Knowledge gaps remain significant, impeding all practitioners’ ability to enhance societal resilience and address poor environmental, energy and health issues. So, what is being done to fill knowledge gaps?

To increase resilience, more research and development is needed to improve methods, technology, and overall sustainability5. Currently, as a building industry, we still experience failures and poor performance when we engage with new technology.

Overall, there is much to do to bring all aspects into a collaborative and integrated approach to solve the problems of the future urban environment. 

Air quality

Historically, problems with poor urban air quality were often driven by emissions from road transport and large industry. However, better regulation has led to large reductions in these emissions6. Poor urban air quality is now increasingly associated with the behaviour of individuals7, in the use of domestic wood burners, for example.

The most effective way to improve urban air quality is to reduce emissions at source, by avoiding certain activities or using alternative technologies. There are many ways this can be achieve during the construction and operation of projects8. Localised issues might be addressed by increasing the distance between pollution sources and sensitive users. This can be achieved with green infrastructure, to influence where people spend time and provide a barrier to the flow of air9. Plants and trees, and some commercial products, can remove pollutants from air, but are unlikely to achieve significant reductions on their own10,11

Small changes to urban environments can result in large changes to pollutant concentrations, such as the reduction of space for motor cars leading to less traffic. Moving roads away from buildings can have significant benefits for building occupants (see Figure 2) and can lead to a modal shift away from polluting vehicles.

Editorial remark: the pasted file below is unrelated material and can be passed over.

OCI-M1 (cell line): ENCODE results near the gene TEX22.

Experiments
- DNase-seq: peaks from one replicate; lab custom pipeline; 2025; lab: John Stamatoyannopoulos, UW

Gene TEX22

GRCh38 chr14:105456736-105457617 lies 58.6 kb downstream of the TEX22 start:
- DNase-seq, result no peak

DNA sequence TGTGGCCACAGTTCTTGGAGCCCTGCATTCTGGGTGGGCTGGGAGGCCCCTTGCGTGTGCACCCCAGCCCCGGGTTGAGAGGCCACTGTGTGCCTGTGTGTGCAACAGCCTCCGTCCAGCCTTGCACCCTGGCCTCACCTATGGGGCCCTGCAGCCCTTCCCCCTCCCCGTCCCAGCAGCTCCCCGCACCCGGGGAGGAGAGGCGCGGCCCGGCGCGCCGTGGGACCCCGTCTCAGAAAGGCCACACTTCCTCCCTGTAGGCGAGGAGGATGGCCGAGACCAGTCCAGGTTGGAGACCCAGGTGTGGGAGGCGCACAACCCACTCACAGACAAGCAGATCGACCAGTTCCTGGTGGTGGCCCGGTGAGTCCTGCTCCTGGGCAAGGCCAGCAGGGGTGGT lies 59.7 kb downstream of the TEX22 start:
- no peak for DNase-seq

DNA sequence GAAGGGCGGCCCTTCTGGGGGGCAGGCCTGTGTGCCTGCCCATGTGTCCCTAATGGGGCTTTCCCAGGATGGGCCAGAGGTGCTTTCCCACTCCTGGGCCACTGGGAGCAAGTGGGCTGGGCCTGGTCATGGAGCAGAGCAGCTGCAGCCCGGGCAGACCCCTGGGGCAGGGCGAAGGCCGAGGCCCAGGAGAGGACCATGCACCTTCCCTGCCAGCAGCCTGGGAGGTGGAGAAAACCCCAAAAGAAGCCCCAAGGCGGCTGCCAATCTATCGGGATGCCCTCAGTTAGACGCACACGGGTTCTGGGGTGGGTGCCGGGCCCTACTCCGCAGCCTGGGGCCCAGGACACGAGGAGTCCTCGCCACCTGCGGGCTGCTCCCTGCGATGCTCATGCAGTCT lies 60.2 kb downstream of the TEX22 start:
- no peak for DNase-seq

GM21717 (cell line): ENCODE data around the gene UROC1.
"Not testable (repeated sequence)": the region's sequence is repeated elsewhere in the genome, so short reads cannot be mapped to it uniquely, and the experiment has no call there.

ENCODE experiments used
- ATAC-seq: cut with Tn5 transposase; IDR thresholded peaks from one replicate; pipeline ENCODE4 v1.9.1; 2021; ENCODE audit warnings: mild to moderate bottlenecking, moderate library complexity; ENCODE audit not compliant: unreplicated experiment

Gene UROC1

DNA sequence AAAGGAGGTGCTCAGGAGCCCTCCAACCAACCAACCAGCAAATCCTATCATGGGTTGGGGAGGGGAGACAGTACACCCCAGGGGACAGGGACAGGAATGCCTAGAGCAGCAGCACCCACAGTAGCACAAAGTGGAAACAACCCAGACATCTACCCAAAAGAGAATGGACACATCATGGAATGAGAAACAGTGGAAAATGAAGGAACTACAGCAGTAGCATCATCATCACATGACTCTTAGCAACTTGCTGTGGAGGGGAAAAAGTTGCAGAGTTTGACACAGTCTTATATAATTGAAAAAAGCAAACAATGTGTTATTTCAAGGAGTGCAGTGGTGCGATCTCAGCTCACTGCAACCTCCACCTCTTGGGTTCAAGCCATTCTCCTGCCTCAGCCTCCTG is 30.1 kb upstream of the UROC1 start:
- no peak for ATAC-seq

To reduce exposure to poor air, measures must be taken to improve both indoor and outdoor air, such as providing adequate ventilation, and minimising indoor emission sources and the ingress of outdoor pollutants12,13.


In cities where ‘day to day’ winds can be moderately high, such as in the UK, a new building can have a negative impact on the wind microclimate within the urban fabric. This is particularly relevant for buildings taller than their surroundings. Stronger winds impacting the upper portion of a high-rise can downdraught to street level and accelerate around building corners and between buildings.

Historically, pedestrian-level wind conditions in the vicinity of a new building development have been assessed, studied and mitigated using experimental wind-tunnel testing. More complex projects often require a series of wind-tunnel workshop sessions, where specialists guide the wider design team on the development of bespoke and site-specific aerodynamic solutions14.

In more recent years, to shorten the construction cycle time an ‘optioneering space’ has been generated, where data-driven approaches, machine learning-based assessments, and computational wind simulations play a much more important role in the feasibility and conceptual stages. This allows for a larger number of design options to be investigated, with wind-related risks better managed right at the start of the project, leaving confirmatory wind-tunnel tests for a later stage.